Leaders may develop their plans by themselves, or they may involve some of their followers/supporters in the planning. Either way, the plan should be a roadmap of: what to do; who will do it; where, when, and how to do it; and also how much ‘cost’ will be involved in doing it (time, people, $, etc.). In short, a leader without a plan is like an explorer without a map!
However, there are huge gaps between having a sense of direction/purpose (vision), developing a plan, and actually achieving the intended result. Effective leaders must be able to communicate both their visions and their plans. They must also execute their plans; unless the plan is executed, everything else is wasted effort – “vision without execution is hallucination” (anon).
At the Adelaide Clipsal 500, in addition to teamwork, I saw ample evidence of planning and execution. What was not so much in evidence was leadership – that is not to say there was no leadership. Rather, I was seeing teams that were functioning like well-oiled machines. The leaders had already played their part, putting in place their visions and plans, and people were now executing those plans with a minimum of fuss and bother.
Planning 101 – the basics
To paraphrase Wikipedia, a plan is “a diagram or list of actions, with timings and resources, used to achieve a goal.” The first step in developing a plan is to decide what must be achieved – this is the goal (or – aim, objective, intention, mission, purpose, desired result, etc.). Once we have that resolved, we can work out the actions or tasks necessary, estimate likely timings, and allocate our resources.
Planning is basically about “thinking ahead”. It is something that we all do to some extent, even at a personal level (e.g. what are you going to be doing this coming weekend?). Leaders must plan on at least three different fronts:
- for the work that their team is responsible for
- for the development of their team members
- for their own personal development
In most situations, our ability to plan successfully improves as we gain experience. This particularly applies to things like working out the various actions or tasks that we must include in the plan, and also to estimating how much time is needed to complete any particular action or task.
We must also remember that our plan is unlikely to be perfect – there can be unforeseen events that interrupt our execution, causing us to revise our plan. While we may make an allowance for this by including a contingency factor, it is advisable to also maintain a flexible approach and attitude towards the plan.
Execution needs communication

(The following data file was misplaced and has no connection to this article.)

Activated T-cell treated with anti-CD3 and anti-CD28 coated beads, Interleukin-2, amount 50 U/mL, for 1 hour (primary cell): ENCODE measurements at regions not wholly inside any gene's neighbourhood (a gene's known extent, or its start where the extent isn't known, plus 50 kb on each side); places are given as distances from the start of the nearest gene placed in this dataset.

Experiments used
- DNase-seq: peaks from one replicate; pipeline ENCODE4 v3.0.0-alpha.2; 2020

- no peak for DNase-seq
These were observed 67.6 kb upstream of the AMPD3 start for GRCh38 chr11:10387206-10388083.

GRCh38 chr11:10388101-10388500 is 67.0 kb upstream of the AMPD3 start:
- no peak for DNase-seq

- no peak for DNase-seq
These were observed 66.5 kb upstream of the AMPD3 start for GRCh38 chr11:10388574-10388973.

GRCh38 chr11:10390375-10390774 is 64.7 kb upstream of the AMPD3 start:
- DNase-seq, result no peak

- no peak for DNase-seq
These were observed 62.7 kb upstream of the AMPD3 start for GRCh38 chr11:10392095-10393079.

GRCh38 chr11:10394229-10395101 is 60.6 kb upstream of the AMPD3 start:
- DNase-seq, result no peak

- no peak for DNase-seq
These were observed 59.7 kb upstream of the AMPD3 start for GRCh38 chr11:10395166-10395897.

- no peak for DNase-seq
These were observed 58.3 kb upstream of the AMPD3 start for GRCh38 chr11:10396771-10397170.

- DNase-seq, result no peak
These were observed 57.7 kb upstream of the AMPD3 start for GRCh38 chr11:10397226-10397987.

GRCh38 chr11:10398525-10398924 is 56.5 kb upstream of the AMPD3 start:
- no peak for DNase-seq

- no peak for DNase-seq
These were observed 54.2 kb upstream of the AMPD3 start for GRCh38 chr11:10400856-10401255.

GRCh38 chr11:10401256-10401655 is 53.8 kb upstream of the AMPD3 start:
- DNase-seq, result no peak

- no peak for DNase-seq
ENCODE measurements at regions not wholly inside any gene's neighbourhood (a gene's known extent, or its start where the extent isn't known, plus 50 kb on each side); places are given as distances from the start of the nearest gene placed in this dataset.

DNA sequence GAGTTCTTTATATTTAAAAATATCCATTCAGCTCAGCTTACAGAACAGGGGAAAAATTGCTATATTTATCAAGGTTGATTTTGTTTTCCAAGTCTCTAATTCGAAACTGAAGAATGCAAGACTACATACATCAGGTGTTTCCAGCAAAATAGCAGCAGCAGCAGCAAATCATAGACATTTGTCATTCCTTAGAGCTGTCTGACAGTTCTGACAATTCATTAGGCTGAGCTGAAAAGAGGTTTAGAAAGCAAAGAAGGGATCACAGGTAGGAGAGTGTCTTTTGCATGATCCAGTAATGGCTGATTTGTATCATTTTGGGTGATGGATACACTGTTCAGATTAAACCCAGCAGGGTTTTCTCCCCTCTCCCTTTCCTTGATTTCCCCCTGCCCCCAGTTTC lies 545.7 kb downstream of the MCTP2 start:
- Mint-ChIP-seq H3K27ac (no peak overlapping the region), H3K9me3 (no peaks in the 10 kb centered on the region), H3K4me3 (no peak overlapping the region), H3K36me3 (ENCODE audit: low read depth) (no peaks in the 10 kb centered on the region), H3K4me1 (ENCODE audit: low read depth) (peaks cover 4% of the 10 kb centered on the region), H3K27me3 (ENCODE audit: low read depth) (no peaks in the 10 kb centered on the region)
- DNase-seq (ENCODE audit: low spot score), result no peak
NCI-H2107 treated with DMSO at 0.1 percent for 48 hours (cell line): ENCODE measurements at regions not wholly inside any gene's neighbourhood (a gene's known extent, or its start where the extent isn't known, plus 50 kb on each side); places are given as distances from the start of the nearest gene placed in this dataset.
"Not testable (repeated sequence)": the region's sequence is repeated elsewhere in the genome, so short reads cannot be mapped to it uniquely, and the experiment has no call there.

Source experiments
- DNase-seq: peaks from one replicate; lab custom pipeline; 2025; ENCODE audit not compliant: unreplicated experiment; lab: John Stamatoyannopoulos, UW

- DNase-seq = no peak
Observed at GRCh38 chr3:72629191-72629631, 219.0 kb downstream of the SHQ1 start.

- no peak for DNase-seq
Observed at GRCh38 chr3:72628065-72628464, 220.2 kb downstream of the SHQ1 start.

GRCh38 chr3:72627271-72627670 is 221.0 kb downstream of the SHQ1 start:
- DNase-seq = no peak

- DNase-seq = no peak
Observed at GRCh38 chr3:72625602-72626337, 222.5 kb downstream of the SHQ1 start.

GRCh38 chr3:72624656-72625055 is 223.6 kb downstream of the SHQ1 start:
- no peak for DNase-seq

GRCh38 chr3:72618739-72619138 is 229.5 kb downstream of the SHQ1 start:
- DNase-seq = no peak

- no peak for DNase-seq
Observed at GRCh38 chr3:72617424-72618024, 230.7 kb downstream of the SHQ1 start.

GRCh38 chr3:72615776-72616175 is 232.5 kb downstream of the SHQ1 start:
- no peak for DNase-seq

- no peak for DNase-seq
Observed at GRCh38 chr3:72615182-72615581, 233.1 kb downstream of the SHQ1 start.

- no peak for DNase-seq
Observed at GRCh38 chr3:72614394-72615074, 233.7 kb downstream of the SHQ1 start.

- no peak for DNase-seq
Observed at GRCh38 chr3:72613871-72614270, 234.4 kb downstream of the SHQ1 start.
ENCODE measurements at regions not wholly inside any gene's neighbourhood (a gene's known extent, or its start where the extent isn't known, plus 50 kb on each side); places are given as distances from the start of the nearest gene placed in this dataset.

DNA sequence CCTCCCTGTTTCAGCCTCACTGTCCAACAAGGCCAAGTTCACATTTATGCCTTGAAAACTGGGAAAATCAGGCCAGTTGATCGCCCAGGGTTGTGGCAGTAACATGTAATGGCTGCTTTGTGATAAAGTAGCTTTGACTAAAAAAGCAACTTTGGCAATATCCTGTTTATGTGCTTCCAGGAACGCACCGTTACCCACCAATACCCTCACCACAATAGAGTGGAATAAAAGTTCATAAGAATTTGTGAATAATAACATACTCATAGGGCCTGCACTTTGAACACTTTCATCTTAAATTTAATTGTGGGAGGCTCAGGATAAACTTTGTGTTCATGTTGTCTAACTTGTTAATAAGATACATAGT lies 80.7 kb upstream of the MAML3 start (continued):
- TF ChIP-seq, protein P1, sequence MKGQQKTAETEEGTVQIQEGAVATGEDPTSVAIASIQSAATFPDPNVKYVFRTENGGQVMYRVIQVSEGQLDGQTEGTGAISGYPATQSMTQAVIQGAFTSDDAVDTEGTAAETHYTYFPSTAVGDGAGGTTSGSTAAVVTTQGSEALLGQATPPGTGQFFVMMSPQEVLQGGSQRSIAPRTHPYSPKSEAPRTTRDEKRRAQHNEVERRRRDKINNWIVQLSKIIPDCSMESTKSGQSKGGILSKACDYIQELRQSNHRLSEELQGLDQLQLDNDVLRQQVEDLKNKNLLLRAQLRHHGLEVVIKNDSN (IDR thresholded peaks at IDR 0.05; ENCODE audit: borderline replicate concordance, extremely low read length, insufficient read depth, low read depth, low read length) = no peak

Once we have developed our plan, the next thing we need to do is to communicate it to those who will be involved in it’s execution. One of the most effective formats that I have ever seen for doing this is the military model for giving orders (i.e. ‘instructions’ or ‘directions’). This uses five sections – Situation, Mission, Execution, Administration & Logistics, Command & Signal (known as SMEAC). Here is an adaptation:
- situation: a brief description of ‘the big picture’, including ‘why’ we are doing something
- mission: a clear and concise statement of what must be achieved
- execution: the nuts and bolts of what has to be done (who, where, when, how)
- administration: support arrangements, e.g. equipment, supplies
- command: assignment of responsibilities, reporting requirements
The beauty of this format is twofold: firstly, it becomes a form of checklist, ensuring that important information is not overlooked; secondly, it is a consistent approach that everyone uses. That said, there is no reason why we cannot ‘customise’ the format to suit our own needs, e.g. we may want to find alternate terminology to replace the military flavour.
In my experience, the real key to execution is not the vision, nor is it the planning, but it is the communication. A poorly communicated vision will not attract interest or support. Likewise, a poorly communicated plan will not be well understood, leading to poor execution. Part of the communication challenge is about marketing, and part is about explanation [See: Explanation – a key to learning].
Worth a look
Leadership and Teamwork [3min:10sec] Feb 2010: Major Lynn Wray tells the story of the teamwork behind developing someone as a leader
Coming next: Why job interviews are a two-way street
And here are some of my memories of teamwork, leadership, planning, and execution from the 2014 Clipsal 500.